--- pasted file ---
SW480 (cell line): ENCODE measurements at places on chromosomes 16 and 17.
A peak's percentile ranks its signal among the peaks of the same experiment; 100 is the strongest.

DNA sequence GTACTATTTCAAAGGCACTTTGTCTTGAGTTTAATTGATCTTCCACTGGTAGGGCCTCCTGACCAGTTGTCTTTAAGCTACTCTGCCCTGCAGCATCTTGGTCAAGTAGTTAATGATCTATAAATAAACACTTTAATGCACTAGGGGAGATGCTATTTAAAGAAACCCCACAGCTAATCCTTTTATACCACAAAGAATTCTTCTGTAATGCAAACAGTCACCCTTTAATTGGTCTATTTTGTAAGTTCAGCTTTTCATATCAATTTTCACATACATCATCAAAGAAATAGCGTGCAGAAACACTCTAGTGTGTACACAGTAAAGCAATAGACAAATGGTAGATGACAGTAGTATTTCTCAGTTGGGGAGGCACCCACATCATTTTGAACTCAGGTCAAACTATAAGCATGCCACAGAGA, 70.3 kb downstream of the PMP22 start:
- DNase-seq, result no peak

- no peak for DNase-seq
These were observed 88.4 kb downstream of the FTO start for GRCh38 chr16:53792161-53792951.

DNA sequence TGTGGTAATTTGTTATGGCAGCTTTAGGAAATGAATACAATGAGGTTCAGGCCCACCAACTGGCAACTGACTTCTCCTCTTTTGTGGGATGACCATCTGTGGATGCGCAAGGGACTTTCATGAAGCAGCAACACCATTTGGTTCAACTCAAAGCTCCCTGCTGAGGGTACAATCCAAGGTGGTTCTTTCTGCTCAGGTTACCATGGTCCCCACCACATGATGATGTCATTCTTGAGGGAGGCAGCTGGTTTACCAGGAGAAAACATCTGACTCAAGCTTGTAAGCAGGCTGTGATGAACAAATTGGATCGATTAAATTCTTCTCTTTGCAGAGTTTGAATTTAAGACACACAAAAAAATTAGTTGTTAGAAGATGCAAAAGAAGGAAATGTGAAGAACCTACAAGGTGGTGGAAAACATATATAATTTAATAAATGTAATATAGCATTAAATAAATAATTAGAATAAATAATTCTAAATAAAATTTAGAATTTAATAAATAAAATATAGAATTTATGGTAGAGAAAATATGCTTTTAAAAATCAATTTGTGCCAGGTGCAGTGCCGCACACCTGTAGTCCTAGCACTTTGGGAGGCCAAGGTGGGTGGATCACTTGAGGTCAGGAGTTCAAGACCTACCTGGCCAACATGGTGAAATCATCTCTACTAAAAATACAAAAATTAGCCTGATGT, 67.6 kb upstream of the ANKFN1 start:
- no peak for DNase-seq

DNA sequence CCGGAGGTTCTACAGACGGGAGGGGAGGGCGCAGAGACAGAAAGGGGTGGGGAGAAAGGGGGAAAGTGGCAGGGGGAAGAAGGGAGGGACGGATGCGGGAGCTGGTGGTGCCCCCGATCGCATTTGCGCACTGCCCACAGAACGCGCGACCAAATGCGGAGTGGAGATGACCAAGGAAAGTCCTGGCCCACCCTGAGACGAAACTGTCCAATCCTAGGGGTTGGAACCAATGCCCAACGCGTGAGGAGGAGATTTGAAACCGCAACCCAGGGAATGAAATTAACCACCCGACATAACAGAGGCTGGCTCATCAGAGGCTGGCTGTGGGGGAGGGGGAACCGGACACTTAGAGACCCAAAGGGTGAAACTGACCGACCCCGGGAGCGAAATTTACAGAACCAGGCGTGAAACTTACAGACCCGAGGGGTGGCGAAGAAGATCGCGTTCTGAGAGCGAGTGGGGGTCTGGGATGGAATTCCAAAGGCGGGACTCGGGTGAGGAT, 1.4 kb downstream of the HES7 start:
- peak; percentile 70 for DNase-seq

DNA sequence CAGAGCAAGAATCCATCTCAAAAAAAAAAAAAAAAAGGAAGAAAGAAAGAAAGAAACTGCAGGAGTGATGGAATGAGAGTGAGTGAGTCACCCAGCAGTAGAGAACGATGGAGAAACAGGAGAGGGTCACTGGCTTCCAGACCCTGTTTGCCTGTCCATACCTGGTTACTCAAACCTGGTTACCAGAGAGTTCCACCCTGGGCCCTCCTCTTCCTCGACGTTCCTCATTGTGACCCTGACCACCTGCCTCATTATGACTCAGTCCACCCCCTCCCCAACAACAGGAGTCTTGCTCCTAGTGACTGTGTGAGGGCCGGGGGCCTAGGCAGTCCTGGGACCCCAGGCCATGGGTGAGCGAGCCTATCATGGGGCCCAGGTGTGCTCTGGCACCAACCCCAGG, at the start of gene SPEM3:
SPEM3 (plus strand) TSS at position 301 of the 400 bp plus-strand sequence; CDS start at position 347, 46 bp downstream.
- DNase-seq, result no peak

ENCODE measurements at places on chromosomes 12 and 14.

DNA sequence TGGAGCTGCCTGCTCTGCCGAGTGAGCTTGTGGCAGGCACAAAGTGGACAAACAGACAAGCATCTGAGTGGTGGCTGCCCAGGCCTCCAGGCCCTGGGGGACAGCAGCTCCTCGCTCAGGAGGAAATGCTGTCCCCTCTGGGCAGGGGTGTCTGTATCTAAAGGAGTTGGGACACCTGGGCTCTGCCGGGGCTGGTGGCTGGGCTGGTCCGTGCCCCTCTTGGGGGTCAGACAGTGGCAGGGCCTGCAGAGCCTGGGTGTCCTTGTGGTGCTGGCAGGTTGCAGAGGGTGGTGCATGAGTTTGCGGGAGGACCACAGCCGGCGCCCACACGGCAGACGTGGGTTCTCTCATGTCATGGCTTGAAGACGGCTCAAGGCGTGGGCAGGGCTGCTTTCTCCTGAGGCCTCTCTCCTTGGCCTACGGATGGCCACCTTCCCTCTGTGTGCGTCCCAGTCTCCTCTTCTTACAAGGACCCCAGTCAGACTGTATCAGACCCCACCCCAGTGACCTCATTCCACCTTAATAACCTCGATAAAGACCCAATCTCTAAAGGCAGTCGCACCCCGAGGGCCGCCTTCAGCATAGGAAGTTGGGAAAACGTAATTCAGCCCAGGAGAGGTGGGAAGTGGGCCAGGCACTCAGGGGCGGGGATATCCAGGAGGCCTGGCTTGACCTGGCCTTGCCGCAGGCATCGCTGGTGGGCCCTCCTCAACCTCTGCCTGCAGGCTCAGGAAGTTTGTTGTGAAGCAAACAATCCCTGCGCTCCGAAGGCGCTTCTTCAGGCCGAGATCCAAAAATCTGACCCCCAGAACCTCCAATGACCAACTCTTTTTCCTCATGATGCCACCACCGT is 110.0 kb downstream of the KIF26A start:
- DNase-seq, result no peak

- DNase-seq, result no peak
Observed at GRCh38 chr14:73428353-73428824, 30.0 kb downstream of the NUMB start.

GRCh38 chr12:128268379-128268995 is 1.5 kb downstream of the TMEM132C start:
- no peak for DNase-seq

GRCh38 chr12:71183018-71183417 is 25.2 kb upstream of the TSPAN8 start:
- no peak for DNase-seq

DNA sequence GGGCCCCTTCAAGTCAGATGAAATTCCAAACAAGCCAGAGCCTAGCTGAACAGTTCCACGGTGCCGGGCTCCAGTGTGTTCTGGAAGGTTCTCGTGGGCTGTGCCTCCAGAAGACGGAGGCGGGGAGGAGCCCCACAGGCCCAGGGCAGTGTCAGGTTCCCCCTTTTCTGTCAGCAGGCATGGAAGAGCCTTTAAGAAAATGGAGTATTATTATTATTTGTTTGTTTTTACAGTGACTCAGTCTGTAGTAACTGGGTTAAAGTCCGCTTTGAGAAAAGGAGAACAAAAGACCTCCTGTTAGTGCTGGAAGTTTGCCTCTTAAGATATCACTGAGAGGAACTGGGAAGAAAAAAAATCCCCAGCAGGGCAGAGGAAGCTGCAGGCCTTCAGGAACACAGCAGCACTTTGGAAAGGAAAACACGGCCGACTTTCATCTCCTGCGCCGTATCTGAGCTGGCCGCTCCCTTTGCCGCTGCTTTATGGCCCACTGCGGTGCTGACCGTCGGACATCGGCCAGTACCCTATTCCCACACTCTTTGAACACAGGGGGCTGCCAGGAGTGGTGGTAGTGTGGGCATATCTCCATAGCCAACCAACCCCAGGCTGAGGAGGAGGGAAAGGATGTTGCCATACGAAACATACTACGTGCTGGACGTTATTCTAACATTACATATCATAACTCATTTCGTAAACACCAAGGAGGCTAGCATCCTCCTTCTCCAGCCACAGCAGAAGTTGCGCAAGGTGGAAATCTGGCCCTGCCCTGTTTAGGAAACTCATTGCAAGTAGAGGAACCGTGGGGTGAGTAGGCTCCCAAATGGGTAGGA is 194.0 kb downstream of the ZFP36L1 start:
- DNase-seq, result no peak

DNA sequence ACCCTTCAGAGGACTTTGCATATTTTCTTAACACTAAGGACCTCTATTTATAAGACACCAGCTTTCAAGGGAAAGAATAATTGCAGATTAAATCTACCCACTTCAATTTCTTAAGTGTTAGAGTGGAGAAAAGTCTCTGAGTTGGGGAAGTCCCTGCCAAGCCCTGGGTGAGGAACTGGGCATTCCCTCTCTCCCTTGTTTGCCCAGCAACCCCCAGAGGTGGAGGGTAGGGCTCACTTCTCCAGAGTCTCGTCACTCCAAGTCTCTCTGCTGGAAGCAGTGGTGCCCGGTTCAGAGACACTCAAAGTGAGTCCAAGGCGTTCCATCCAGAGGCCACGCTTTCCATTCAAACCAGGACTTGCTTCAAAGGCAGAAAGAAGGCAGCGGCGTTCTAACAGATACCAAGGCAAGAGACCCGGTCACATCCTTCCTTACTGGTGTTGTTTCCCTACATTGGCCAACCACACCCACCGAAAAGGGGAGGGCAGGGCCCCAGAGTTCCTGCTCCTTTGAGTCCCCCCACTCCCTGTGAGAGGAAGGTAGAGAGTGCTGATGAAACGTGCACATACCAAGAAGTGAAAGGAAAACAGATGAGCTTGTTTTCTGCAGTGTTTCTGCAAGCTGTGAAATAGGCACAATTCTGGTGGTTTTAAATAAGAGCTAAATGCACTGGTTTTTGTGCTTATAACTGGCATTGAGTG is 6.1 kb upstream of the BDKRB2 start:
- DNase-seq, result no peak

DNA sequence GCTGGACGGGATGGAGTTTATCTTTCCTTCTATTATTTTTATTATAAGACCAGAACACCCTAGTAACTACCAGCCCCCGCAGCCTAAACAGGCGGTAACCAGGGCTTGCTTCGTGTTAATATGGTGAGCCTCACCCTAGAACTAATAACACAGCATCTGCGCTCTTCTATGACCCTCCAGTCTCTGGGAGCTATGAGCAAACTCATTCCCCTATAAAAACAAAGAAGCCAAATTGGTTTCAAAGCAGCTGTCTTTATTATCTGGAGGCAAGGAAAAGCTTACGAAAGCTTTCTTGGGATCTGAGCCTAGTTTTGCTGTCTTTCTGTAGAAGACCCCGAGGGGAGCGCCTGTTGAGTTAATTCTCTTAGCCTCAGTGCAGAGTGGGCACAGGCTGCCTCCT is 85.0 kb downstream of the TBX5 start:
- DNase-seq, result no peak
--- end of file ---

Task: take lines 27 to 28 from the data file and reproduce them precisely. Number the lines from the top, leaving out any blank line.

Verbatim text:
DNA sequence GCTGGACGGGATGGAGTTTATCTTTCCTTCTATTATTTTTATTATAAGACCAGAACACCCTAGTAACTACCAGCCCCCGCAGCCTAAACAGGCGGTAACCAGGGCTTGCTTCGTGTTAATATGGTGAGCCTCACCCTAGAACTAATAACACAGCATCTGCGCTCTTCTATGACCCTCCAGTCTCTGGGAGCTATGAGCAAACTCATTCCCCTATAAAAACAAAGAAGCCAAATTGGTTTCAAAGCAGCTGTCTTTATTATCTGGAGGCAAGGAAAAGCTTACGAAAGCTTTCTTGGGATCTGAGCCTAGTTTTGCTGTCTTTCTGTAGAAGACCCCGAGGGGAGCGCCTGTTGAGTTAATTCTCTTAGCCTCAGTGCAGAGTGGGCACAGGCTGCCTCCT is 85.0 kb downstream of the TBX5 start:
- DNase-seq, result no peak